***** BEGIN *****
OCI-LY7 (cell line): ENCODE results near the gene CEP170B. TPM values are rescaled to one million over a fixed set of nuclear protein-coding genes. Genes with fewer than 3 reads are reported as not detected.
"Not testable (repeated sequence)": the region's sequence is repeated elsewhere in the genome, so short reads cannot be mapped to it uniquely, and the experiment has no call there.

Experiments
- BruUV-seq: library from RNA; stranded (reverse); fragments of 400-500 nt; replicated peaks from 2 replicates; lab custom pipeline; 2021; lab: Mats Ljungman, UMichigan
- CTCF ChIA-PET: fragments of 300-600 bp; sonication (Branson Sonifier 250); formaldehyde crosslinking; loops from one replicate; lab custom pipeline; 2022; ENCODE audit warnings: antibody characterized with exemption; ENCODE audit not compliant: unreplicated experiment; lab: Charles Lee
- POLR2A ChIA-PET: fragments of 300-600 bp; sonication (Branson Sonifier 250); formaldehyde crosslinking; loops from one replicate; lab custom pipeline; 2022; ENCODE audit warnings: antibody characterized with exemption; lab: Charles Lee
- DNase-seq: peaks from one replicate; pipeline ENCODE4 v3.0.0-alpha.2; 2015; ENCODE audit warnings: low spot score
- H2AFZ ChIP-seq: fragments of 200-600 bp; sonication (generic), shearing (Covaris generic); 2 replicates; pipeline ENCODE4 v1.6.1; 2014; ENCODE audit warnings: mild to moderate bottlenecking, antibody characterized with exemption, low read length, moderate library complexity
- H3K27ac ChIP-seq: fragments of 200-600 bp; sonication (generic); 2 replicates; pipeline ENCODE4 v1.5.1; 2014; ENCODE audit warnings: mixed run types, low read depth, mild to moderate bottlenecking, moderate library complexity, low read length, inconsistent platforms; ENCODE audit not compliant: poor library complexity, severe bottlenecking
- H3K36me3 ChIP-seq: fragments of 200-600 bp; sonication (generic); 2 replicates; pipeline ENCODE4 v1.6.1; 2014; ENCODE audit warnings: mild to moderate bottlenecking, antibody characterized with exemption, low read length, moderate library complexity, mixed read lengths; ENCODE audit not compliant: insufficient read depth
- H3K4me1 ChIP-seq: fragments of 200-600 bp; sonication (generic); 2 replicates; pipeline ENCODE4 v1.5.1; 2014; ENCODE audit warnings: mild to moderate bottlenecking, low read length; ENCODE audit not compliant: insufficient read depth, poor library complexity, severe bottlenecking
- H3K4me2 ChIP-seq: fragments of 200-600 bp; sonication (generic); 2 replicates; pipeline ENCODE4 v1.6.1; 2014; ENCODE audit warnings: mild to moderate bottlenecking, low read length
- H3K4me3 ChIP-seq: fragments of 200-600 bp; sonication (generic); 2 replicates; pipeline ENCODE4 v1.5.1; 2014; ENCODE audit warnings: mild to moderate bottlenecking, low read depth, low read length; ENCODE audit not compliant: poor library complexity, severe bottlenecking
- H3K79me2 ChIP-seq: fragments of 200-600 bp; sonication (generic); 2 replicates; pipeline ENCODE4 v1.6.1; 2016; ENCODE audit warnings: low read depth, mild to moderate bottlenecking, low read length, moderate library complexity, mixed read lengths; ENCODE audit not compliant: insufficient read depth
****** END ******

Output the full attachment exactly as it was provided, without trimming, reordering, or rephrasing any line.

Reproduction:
OCI-LY7 (cell line): ENCODE results near the gene CEP170B. TPM values are rescaled to one million over a fixed set of nuclear protein-coding genes. Genes with fewer than 3 reads are reported as not detected.
"Not testable (repeated sequence)": the region's sequence is repeated elsewhere in the genome, so short reads cannot be mapped to it uniquely, and the experiment has no call there.

Experiments
- BruUV-seq: library from RNA; stranded (reverse); fragments of 400-500 nt; replicated peaks from 2 replicates; lab custom pipeline; 2021; lab: Mats Ljungman, UMichigan
- CTCF ChIA-PET: fragments of 300-600 bp; sonication (Branson Sonifier 250); formaldehyde crosslinking; loops from one replicate; lab custom pipeline; 2022; ENCODE audit warnings: antibody characterized with exemption; ENCODE audit not compliant: unreplicated experiment; lab: Charles Lee
- POLR2A ChIA-PET: fragments of 300-600 bp; sonication (Branson Sonifier 250); formaldehyde crosslinking; loops from one replicate; lab custom pipeline; 2022; ENCODE audit warnings: antibody characterized with exemption; lab: Charles Lee
- DNase-seq: peaks from one replicate; pipeline ENCODE4 v3.0.0-alpha.2; 2015; ENCODE audit warnings: low spot score
- H2AFZ ChIP-seq: fragments of 200-600 bp; sonication (generic), shearing (Covaris generic); 2 replicates; pipeline ENCODE4 v1.6.1; 2014; ENCODE audit warnings: mild to moderate bottlenecking, antibody characterized with exemption, low read length, moderate library complexity
- H3K27ac ChIP-seq: fragments of 200-600 bp; sonication (generic); 2 replicates; pipeline ENCODE4 v1.5.1; 2014; ENCODE audit warnings: mixed run types, low read depth, mild to moderate bottlenecking, moderate library complexity, low read length, inconsistent platforms; ENCODE audit not compliant: poor library complexity, severe bottlenecking
- H3K36me3 ChIP-seq: fragments of 200-600 bp; sonication (generic); 2 replicates; pipeline ENCODE4 v1.6.1; 2014; ENCODE audit warnings: mild to moderate bottlenecking, antibody characterized with exemption, low read length, moderate library complexity, mixed read lengths; ENCODE audit not compliant: insufficient read depth
- H3K4me1 ChIP-seq: fragments of 200-600 bp; sonication (generic); 2 replicates; pipeline ENCODE4 v1.5.1; 2014; ENCODE audit warnings: mild to moderate bottlenecking, low read length; ENCODE audit not compliant: insufficient read depth, poor library complexity, severe bottlenecking
- H3K4me2 ChIP-seq: fragments of 200-600 bp; sonication (generic); 2 replicates; pipeline ENCODE4 v1.6.1; 2014; ENCODE audit warnings: mild to moderate bottlenecking, low read length
- H3K4me3 ChIP-seq: fragments of 200-600 bp; sonication (generic); 2 replicates; pipeline ENCODE4 v1.5.1; 2014; ENCODE audit warnings: mild to moderate bottlenecking, low read depth, low read length; ENCODE audit not compliant: poor library complexity, severe bottlenecking
- H3K79me2 ChIP-seq: fragments of 200-600 bp; sonication (generic); 2 replicates; pipeline ENCODE4 v1.6.1; 2016; ENCODE audit warnings: low read depth, mild to moderate bottlenecking, low read length, moderate library complexity, mixed read lengths; ENCODE audit not compliant: insufficient read depth